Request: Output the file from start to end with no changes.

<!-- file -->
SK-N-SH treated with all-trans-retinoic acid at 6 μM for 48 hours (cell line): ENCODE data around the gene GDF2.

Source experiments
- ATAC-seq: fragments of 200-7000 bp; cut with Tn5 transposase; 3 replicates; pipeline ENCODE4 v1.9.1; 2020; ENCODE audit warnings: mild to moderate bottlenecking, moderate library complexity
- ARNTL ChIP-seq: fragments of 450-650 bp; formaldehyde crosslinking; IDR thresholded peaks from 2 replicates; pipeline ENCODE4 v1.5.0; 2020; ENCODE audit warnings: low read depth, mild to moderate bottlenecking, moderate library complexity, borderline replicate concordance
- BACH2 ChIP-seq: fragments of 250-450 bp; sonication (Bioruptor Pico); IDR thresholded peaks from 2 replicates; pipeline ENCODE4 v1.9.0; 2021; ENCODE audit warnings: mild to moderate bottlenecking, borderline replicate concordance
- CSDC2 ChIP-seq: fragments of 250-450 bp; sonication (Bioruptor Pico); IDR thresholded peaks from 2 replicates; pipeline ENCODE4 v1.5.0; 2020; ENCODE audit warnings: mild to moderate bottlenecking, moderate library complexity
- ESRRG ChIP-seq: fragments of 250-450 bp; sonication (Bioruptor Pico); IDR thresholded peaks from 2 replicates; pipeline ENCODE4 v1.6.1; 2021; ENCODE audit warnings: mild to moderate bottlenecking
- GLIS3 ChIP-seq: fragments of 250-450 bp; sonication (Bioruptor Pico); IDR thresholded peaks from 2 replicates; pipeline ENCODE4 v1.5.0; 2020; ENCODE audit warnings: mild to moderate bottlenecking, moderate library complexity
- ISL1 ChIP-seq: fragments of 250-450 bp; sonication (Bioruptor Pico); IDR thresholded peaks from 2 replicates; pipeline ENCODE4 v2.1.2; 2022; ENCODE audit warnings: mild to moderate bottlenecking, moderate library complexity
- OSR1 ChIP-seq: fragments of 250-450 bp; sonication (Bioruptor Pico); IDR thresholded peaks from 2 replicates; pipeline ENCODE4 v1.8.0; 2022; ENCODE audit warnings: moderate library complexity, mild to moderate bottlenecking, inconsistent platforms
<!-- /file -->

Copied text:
SK-N-SH treated with all-trans-retinoic acid at 6 μM for 48 hours (cell line): ENCODE data around the gene GDF2.

Source experiments
- ATAC-seq: fragments of 200-7000 bp; cut with Tn5 transposase; 3 replicates; pipeline ENCODE4 v1.9.1; 2020; ENCODE audit warnings: mild to moderate bottlenecking, moderate library complexity
- ARNTL ChIP-seq: fragments of 450-650 bp; formaldehyde crosslinking; IDR thresholded peaks from 2 replicates; pipeline ENCODE4 v1.5.0; 2020; ENCODE audit warnings: low read depth, mild to moderate bottlenecking, moderate library complexity, borderline replicate concordance
- BACH2 ChIP-seq: fragments of 250-450 bp; sonication (Bioruptor Pico); IDR thresholded peaks from 2 replicates; pipeline ENCODE4 v1.9.0; 2021; ENCODE audit warnings: mild to moderate bottlenecking, borderline replicate concordance
- CSDC2 ChIP-seq: fragments of 250-450 bp; sonication (Bioruptor Pico); IDR thresholded peaks from 2 replicates; pipeline ENCODE4 v1.5.0; 2020; ENCODE audit warnings: mild to moderate bottlenecking, moderate library complexity
- ESRRG ChIP-seq: fragments of 250-450 bp; sonication (Bioruptor Pico); IDR thresholded peaks from 2 replicates; pipeline ENCODE4 v1.6.1; 2021; ENCODE audit warnings: mild to moderate bottlenecking
- GLIS3 ChIP-seq: fragments of 250-450 bp; sonication (Bioruptor Pico); IDR thresholded peaks from 2 replicates; pipeline ENCODE4 v1.5.0; 2020; ENCODE audit warnings: mild to moderate bottlenecking, moderate library complexity
- ISL1 ChIP-seq: fragments of 250-450 bp; sonication (Bioruptor Pico); IDR thresholded peaks from 2 replicates; pipeline ENCODE4 v2.1.2; 2022; ENCODE audit warnings: mild to moderate bottlenecking, moderate library complexity
- OSR1 ChIP-seq: fragments of 250-450 bp; sonication (Bioruptor Pico); IDR thresholded peaks from 2 replicates; pipeline ENCODE4 v1.8.0; 2022; ENCODE audit warnings: moderate library complexity, mild to moderate bottlenecking, inconsistent platforms